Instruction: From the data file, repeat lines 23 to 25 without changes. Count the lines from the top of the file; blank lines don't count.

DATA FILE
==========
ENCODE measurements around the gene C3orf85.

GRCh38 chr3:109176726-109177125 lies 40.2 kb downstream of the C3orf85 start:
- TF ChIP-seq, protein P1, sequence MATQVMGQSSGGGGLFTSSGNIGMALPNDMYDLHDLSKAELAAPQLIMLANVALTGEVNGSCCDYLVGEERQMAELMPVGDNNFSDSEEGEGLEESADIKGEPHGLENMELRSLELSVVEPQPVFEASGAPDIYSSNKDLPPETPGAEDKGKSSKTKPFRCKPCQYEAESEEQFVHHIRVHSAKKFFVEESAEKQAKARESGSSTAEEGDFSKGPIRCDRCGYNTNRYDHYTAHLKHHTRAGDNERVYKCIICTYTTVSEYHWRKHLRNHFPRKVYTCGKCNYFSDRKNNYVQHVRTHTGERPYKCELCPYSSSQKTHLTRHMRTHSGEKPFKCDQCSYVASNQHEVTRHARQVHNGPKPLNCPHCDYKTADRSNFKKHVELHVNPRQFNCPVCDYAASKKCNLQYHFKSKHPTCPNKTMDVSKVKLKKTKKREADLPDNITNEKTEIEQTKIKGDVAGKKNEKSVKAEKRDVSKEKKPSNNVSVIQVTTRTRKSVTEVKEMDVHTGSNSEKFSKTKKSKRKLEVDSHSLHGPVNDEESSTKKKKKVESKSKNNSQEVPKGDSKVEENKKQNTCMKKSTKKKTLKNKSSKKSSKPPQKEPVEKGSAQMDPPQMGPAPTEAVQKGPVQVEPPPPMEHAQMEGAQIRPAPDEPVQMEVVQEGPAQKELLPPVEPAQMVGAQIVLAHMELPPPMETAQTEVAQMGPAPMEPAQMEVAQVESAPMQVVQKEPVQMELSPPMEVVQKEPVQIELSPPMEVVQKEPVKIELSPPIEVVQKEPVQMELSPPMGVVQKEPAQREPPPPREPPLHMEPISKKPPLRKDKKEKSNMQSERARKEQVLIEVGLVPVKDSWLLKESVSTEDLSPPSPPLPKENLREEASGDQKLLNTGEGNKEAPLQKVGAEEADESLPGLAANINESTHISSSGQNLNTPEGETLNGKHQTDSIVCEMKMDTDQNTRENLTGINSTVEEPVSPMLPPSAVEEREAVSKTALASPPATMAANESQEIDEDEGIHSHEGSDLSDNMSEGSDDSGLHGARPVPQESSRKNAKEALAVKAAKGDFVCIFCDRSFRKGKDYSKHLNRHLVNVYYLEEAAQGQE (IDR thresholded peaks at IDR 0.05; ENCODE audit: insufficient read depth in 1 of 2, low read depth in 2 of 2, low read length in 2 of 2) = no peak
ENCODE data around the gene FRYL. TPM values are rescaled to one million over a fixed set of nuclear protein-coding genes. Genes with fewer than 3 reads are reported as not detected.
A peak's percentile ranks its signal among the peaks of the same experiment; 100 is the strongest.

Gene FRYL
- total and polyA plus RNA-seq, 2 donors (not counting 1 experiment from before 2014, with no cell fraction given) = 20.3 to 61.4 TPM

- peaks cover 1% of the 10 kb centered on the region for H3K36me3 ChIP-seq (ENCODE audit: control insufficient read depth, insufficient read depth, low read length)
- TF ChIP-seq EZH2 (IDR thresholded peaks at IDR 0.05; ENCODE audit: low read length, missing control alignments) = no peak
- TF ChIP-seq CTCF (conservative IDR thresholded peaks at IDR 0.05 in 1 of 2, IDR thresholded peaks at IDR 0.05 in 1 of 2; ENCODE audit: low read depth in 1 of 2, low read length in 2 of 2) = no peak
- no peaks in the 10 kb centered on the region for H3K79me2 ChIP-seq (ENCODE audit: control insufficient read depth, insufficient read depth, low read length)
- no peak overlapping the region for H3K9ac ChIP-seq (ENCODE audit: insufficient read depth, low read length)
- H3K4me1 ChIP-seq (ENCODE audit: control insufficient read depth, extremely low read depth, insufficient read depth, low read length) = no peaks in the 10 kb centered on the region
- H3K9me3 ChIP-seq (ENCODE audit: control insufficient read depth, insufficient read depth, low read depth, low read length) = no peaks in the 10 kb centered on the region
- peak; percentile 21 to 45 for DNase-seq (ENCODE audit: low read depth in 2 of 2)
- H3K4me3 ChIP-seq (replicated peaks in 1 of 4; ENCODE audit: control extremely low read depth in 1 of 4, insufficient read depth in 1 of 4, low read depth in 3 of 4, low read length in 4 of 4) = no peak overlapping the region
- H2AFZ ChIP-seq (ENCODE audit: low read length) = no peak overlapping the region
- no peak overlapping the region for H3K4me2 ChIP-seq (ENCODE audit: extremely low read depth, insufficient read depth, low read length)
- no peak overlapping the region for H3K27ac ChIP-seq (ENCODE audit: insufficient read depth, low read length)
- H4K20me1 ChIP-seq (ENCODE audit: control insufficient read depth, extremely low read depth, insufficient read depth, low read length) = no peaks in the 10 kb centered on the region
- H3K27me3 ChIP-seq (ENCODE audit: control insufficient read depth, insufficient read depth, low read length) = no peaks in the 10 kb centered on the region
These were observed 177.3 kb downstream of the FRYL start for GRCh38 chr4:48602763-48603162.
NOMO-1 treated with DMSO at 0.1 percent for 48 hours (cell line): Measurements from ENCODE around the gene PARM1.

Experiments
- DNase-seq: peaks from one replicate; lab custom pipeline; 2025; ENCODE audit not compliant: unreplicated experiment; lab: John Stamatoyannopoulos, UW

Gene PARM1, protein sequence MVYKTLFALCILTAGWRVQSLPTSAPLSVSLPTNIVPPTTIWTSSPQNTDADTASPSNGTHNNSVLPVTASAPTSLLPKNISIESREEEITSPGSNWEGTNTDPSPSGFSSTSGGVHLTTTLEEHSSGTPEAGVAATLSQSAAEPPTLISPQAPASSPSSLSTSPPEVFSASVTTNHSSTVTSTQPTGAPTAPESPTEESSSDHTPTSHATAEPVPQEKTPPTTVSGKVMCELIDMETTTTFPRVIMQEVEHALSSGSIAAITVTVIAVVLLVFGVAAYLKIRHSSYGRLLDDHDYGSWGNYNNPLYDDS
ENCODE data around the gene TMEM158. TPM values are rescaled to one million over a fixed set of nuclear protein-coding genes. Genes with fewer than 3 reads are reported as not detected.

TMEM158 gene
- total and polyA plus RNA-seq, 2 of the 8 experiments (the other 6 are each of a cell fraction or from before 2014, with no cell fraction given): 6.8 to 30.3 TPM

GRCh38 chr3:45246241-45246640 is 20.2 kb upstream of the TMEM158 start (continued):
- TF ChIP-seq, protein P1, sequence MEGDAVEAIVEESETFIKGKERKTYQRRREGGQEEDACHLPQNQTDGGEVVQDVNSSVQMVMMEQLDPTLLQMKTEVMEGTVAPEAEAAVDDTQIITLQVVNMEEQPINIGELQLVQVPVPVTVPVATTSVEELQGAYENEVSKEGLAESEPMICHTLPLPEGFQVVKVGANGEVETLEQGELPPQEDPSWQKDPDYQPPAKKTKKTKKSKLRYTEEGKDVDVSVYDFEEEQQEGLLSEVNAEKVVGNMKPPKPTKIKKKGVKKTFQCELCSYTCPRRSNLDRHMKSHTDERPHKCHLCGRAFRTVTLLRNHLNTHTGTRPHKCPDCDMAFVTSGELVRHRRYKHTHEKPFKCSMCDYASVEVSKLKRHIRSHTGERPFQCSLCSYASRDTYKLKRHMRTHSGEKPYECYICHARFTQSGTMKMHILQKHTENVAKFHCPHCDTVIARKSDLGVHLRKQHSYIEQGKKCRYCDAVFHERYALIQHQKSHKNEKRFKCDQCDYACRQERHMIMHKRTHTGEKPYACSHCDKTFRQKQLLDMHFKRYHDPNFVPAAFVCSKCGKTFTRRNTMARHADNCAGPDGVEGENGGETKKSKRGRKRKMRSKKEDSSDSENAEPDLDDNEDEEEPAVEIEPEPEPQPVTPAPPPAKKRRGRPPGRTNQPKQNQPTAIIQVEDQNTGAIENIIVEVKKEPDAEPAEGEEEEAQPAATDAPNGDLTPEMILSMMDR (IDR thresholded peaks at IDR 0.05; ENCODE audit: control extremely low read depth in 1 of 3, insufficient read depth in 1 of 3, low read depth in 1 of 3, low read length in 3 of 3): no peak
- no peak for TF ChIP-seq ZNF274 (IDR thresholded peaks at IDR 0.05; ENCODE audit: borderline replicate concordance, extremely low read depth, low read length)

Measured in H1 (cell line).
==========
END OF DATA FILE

NOMO-1 treated with DMSO at 0.1 percent for 48 hours (cell line): Measurements from ENCODE around the gene PARM1.

Experiments
- DNase-seq: peaks from one replicate; lab custom pipeline; 2025; ENCODE audit not compliant: unreplicated experiment; lab: John Stamatoyannopoulos, UW